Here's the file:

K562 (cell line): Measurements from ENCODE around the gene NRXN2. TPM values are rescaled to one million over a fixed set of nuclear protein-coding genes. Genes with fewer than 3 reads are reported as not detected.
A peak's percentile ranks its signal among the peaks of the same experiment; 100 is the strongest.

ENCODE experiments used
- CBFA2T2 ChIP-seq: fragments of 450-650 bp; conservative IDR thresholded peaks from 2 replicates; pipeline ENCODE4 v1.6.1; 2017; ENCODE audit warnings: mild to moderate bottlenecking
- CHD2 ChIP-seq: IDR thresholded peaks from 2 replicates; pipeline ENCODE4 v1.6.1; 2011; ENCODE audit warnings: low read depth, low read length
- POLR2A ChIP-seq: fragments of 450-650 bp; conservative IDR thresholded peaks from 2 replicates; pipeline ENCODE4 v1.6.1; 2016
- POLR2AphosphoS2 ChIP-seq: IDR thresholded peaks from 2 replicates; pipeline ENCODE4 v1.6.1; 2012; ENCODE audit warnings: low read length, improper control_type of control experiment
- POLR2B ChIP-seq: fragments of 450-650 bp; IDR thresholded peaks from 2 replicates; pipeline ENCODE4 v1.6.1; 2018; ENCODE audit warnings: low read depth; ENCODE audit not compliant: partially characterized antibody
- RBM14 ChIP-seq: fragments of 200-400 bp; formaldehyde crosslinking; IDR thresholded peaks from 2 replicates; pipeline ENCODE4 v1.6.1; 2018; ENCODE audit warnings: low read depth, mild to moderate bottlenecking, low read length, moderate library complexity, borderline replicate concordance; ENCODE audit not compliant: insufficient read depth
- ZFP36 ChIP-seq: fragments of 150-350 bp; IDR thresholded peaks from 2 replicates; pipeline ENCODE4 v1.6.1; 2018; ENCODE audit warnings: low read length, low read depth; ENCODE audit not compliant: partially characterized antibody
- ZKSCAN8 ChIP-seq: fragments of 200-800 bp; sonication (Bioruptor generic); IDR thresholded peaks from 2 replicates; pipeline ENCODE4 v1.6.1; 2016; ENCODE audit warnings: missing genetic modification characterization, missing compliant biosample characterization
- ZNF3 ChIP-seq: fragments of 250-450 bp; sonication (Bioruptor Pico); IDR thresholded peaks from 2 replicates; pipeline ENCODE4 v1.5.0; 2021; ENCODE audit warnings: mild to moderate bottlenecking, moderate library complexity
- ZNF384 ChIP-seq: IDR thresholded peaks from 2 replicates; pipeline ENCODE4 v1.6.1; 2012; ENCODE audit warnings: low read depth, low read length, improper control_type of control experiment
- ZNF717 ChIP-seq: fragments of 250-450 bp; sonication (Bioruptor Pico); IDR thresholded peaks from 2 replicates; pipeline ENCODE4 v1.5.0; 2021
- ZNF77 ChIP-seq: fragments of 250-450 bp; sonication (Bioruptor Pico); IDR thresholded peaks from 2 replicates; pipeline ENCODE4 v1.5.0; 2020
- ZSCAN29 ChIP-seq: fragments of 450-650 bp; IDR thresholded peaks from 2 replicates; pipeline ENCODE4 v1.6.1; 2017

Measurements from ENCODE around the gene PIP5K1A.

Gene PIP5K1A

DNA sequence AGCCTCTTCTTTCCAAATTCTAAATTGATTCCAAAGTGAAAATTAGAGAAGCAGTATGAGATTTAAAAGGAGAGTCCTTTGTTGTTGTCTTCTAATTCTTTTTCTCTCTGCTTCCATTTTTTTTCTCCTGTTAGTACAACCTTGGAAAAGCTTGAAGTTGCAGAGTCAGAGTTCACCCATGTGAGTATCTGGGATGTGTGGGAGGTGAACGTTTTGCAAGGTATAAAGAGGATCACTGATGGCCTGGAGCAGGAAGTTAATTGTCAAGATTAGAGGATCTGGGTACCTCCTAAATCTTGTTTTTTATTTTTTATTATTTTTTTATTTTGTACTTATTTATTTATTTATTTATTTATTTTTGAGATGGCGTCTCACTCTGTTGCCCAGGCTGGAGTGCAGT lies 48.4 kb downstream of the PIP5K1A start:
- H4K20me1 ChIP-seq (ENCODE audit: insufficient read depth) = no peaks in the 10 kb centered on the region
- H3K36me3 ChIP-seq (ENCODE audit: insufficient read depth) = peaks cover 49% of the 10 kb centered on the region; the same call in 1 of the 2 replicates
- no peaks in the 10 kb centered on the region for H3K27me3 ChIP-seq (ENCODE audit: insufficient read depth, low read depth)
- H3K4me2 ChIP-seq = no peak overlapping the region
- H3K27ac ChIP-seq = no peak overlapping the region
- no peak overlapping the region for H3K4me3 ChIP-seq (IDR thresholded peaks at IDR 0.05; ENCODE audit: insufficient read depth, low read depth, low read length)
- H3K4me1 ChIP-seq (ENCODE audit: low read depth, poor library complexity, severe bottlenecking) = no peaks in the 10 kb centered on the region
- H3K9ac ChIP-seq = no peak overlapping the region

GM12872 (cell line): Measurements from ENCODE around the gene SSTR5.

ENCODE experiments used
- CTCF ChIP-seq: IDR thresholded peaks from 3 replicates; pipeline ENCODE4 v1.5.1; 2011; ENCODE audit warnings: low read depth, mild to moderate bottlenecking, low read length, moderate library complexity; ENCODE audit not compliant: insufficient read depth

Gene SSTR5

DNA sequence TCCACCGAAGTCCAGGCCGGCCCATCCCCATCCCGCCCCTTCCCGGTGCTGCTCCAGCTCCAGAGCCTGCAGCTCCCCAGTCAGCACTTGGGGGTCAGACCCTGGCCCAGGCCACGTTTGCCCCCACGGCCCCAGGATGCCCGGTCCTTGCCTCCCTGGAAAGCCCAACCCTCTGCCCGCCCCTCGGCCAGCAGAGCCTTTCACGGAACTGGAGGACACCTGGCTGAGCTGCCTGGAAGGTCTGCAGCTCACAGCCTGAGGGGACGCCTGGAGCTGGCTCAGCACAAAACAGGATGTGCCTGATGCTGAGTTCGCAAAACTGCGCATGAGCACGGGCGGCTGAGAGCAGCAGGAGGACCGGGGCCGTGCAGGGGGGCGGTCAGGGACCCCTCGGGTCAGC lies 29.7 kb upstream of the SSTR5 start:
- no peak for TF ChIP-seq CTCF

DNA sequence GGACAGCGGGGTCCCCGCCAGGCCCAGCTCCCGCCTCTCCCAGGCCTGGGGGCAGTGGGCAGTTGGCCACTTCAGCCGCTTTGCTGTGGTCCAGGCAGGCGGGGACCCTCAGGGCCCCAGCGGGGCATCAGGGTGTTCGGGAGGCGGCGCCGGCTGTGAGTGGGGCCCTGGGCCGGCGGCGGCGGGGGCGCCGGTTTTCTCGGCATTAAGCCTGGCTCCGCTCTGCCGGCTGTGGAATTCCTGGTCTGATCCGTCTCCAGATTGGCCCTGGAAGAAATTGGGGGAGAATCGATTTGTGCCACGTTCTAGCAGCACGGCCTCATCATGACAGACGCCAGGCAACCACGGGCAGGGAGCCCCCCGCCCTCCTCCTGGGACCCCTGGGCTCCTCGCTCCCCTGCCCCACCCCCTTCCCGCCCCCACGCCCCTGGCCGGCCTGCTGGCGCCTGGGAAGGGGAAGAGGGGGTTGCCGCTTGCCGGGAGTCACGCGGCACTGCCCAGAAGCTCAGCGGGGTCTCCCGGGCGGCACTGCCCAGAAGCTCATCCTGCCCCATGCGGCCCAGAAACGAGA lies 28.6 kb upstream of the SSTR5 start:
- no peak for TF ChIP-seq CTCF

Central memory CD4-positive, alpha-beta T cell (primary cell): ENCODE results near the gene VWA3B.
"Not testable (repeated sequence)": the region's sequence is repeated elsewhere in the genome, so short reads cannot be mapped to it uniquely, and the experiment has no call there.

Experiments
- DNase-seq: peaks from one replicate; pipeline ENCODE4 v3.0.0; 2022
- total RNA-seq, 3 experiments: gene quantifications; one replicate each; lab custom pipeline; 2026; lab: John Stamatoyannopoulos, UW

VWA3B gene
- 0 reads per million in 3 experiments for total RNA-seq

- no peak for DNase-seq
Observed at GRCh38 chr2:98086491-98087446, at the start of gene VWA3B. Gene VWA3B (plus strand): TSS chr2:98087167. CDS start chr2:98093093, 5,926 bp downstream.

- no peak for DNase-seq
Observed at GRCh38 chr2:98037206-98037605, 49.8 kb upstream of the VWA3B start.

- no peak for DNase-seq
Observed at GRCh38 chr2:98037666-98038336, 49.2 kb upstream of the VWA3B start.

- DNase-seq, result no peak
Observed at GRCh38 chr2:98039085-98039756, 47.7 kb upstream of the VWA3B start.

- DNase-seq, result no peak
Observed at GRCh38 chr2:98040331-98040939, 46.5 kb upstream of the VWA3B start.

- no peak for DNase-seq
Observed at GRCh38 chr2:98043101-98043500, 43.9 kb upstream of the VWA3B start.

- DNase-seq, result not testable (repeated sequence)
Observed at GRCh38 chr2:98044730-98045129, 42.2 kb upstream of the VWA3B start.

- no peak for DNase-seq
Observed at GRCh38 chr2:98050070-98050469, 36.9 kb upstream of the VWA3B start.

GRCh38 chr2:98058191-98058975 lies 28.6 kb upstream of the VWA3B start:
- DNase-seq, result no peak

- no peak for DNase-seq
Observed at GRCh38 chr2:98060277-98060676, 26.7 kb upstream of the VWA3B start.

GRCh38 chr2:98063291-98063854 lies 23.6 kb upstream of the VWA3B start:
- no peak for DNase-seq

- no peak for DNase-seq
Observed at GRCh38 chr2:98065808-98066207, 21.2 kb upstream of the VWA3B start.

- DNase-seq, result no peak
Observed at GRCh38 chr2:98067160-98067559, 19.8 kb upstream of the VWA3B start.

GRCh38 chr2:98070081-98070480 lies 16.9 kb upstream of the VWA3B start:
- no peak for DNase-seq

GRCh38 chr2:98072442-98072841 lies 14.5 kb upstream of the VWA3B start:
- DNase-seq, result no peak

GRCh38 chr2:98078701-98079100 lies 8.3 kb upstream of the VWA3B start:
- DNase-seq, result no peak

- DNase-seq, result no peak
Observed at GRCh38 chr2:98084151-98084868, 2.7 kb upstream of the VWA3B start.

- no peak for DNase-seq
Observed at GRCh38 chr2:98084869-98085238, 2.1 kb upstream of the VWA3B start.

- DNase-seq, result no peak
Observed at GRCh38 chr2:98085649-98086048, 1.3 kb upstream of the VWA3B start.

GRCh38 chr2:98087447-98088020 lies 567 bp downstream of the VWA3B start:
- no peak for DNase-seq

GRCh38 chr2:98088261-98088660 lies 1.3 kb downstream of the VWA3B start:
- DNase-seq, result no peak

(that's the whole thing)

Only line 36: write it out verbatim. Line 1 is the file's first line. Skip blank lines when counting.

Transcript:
Central memory CD4-positive, alpha-beta T cell (primary cell): ENCODE results near the gene VWA3B.